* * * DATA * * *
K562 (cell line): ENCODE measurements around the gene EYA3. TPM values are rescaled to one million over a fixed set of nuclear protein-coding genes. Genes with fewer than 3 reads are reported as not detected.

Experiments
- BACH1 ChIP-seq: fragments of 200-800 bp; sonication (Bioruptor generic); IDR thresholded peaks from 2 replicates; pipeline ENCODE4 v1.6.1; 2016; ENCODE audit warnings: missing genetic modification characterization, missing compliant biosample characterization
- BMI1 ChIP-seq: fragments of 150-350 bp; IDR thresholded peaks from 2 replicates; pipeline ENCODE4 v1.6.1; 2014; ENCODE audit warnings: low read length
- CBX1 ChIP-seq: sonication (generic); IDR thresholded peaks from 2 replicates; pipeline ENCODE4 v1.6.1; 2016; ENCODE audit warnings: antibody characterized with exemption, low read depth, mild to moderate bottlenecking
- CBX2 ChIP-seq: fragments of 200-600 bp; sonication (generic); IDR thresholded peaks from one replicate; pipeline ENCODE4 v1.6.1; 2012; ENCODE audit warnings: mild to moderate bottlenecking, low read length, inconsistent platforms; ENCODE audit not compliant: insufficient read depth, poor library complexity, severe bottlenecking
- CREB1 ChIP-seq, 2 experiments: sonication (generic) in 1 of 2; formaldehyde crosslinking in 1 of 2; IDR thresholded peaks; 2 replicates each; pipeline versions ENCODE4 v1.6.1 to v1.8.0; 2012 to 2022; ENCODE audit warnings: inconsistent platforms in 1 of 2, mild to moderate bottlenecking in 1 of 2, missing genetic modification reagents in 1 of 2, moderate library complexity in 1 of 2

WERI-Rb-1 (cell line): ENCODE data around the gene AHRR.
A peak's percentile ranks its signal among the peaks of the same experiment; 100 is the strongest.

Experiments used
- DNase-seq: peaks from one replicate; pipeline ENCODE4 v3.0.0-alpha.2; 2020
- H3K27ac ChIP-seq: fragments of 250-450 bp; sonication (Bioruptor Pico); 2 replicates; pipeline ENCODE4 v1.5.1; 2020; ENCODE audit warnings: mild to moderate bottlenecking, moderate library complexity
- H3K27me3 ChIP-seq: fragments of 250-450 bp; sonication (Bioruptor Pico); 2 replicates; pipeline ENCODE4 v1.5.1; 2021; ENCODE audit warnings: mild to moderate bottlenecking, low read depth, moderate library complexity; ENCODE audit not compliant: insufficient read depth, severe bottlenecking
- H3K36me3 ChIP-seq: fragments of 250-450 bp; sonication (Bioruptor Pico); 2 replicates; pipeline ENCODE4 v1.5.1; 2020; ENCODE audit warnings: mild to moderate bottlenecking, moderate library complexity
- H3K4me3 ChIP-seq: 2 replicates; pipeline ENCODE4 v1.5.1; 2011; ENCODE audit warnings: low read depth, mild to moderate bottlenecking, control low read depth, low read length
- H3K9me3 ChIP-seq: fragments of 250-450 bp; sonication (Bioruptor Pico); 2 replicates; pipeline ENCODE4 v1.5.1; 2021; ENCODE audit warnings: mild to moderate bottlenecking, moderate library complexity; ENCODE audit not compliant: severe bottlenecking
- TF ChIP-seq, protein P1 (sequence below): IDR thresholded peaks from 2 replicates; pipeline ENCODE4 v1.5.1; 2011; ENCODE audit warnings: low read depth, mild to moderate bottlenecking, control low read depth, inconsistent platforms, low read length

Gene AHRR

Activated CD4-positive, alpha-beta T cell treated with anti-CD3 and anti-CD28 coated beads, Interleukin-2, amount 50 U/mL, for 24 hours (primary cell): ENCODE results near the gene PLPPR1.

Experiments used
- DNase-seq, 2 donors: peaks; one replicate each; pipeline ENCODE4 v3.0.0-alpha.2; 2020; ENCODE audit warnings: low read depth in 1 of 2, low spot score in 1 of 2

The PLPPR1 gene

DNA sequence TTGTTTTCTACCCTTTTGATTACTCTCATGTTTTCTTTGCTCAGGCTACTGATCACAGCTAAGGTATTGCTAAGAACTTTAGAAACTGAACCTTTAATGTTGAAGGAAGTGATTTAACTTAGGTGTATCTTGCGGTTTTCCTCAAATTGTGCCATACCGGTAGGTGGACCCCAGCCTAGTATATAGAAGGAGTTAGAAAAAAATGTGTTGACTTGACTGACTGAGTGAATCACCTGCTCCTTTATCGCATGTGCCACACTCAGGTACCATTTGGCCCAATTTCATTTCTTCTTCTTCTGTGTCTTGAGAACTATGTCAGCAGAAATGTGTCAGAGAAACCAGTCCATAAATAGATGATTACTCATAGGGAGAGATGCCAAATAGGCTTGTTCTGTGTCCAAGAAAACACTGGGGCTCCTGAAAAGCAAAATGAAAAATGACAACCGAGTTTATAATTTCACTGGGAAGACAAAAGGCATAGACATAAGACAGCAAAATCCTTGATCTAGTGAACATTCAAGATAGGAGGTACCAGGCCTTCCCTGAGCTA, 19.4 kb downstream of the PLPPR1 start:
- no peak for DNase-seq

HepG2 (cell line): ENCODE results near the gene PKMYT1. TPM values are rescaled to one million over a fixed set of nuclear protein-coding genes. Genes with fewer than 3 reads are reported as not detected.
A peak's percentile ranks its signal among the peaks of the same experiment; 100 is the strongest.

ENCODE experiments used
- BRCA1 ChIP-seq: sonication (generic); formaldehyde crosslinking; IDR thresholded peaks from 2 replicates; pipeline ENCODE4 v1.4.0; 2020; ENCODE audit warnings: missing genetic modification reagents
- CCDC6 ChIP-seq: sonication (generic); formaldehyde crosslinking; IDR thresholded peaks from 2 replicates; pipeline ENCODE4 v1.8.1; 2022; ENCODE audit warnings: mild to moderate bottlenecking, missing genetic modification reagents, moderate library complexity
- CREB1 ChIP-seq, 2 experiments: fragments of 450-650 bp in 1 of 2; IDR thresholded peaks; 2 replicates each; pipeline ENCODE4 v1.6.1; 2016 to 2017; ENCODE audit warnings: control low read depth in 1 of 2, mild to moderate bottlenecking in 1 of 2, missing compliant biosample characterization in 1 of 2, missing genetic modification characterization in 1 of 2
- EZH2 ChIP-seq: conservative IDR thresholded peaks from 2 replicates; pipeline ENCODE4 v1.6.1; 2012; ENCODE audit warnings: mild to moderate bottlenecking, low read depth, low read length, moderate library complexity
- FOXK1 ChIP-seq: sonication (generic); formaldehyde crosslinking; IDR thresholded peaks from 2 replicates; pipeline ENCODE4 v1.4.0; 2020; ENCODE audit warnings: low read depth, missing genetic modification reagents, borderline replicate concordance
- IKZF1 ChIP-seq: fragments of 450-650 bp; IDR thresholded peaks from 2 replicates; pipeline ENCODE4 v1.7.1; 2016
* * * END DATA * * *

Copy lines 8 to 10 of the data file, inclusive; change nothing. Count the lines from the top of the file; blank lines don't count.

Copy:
WERI-Rb-1 (cell line): ENCODE data around the gene AHRR.
A peak's percentile ranks its signal among the peaks of the same experiment; 100 is the strongest.

Experiments used